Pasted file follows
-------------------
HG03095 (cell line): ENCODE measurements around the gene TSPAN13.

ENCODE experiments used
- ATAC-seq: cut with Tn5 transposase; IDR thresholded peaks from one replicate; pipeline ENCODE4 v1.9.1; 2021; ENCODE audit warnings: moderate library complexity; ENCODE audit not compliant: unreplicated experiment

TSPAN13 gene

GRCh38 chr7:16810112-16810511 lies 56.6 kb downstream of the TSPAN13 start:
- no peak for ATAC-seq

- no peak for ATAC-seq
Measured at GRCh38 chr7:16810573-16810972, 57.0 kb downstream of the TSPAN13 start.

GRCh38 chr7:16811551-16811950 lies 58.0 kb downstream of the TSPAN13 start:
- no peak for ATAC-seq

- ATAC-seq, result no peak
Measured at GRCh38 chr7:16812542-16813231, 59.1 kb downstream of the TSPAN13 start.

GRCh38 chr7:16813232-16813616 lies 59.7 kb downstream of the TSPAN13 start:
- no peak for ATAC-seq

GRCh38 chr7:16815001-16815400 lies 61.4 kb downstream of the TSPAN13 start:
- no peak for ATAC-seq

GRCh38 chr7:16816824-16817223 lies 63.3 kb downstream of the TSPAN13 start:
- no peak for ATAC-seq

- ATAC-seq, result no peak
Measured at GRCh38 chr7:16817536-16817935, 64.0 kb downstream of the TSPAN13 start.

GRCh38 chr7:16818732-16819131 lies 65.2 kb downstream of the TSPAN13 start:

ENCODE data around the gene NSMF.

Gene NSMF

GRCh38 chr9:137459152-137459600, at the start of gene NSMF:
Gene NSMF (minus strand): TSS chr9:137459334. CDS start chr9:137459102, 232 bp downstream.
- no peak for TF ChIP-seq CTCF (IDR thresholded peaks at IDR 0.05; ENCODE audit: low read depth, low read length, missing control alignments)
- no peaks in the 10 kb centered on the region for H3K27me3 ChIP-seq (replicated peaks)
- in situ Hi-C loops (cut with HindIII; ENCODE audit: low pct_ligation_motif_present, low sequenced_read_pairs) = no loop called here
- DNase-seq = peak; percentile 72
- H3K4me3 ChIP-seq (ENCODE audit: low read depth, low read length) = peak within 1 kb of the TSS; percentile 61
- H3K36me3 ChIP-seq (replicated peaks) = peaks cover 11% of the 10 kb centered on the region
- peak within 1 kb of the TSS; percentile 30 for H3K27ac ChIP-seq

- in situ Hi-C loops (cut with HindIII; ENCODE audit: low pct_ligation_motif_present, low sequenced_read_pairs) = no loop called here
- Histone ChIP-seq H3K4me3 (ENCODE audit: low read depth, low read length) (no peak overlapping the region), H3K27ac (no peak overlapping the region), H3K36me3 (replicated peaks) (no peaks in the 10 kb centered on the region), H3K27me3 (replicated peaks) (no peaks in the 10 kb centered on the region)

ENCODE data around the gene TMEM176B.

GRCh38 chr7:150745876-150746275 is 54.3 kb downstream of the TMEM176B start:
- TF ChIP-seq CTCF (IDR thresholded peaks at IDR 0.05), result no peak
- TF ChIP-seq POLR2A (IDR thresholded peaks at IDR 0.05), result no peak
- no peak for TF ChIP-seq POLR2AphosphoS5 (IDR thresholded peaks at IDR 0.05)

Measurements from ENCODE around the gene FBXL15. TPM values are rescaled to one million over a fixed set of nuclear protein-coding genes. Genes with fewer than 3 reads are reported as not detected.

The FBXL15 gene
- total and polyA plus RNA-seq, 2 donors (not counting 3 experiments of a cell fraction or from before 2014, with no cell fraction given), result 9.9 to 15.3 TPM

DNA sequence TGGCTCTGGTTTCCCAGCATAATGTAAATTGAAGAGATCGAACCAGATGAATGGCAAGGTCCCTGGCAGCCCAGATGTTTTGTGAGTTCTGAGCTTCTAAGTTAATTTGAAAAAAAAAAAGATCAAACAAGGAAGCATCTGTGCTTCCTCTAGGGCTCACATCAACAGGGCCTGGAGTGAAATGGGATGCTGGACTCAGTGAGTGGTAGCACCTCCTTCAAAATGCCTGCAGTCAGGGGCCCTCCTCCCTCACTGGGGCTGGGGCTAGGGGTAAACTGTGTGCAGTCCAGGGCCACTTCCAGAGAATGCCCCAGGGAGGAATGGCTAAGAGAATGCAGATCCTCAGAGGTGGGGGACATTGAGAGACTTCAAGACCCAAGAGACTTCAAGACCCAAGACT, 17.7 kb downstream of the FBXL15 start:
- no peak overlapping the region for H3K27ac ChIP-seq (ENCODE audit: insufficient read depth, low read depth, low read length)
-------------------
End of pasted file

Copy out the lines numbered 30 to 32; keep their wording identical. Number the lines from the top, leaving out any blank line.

- H3K4me3 ChIP-seq (ENCODE audit: low read depth, low read length) = peak within 1 kb of the TSS; percentile 61
- H3K36me3 ChIP-seq (replicated peaks) = peaks cover 11% of the 10 kb centered on the region
- peak within 1 kb of the TSS; percentile 30 for H3K27ac ChIP-seq